S2 Sets 12-Way Performance Level on Sun Platform

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S2 Systems, a provider of transaction processing, authorization and integrated solutions for the banking, retail, and telecommunications sectors, revealed a new performance and scalability test running on the Sun Fire platform. The results demonstrate OpeN/2's capability to reliably process more than 3,500 online financial transactions per second (tps) in a distributed and multi-node environment with an average 78 percent server utilization. S2 Systems released stats on its latest performance and scalability test running on the Sun Fire platform. The results demonstrate the ability of OpeN/2 to process 3,500 or more online transactions per second in a distributed and multinode environment with an average of 78 percent server utilization.

The tps metric represents authorizations executed by complex algorithms designed to simulate a large bank or retail production environment. Solutions that cannot affordably or reliably meet the baseline benchmark of more than 1,000 tps are perceived as non-relevant to customers. S2 Systems and Sun Microsystems have demonstrated how customers can affordably meet present and future business requirements for high performance/open standards-based transaction processing environments with improved clock speed, reliability, multiprocessor linearity and processing bandwidth.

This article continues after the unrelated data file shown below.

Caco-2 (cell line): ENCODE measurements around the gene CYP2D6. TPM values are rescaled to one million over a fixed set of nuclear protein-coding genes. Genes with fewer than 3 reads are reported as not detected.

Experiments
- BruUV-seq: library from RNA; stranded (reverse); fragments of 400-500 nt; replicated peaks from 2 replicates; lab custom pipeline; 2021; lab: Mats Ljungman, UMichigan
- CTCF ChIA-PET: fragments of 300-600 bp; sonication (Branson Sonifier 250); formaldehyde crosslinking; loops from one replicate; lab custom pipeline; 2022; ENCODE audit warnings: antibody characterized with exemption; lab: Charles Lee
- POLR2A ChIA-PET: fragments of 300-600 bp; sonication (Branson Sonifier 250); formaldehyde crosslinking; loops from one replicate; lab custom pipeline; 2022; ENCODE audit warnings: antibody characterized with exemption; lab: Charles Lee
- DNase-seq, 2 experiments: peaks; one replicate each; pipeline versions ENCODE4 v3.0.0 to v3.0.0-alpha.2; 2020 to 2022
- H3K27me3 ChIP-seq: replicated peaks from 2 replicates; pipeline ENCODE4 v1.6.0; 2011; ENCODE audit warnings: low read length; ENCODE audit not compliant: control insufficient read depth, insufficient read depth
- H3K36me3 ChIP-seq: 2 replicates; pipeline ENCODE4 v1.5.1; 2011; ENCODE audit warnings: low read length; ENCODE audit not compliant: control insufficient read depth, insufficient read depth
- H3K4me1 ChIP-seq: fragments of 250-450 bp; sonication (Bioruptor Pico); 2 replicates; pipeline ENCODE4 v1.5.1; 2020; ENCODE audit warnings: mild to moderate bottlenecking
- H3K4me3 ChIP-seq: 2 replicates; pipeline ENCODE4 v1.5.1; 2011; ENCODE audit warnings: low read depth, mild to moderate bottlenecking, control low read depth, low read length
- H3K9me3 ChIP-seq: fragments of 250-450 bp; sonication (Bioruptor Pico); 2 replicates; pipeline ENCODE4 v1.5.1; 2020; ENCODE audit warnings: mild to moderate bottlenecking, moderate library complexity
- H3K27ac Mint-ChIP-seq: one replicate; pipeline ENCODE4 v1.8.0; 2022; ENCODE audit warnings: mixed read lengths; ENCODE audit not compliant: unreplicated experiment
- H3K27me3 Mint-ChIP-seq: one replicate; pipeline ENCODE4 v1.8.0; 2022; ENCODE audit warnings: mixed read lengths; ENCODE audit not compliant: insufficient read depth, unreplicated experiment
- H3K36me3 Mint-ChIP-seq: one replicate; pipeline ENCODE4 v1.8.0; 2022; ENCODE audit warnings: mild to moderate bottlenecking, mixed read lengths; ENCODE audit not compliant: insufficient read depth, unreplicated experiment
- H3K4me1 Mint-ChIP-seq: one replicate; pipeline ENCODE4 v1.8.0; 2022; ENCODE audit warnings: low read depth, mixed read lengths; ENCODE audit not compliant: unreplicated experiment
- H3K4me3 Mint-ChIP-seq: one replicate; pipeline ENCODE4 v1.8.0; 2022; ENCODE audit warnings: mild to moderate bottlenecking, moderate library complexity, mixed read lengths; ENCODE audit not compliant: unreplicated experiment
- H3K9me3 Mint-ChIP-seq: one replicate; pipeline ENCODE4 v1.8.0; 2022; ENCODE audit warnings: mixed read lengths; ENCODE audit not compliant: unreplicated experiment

The S2 Systems-Sun feasibility study was performed in October 2002 at Sun's lab. The purpose of the tests was to prove higher throughput and reliability capabilities by taking advantage of the Sun Fire servers, which are UltraSPARC III processor-based, and powered by an integrated scalable memory design for massively scalable environments. Database response time was also measurably improved with Oracle as the relational database server.

The test was configured using four Sun Fire 4800 servers, configured with UltraSPARC III 900 MHz processors and one Sun Fire 6800 database server employing UltraSPARC III 900 MHz processors running Solaris 8 and the Oracle8i Database.

This article was originally published on Nov 22, 2002
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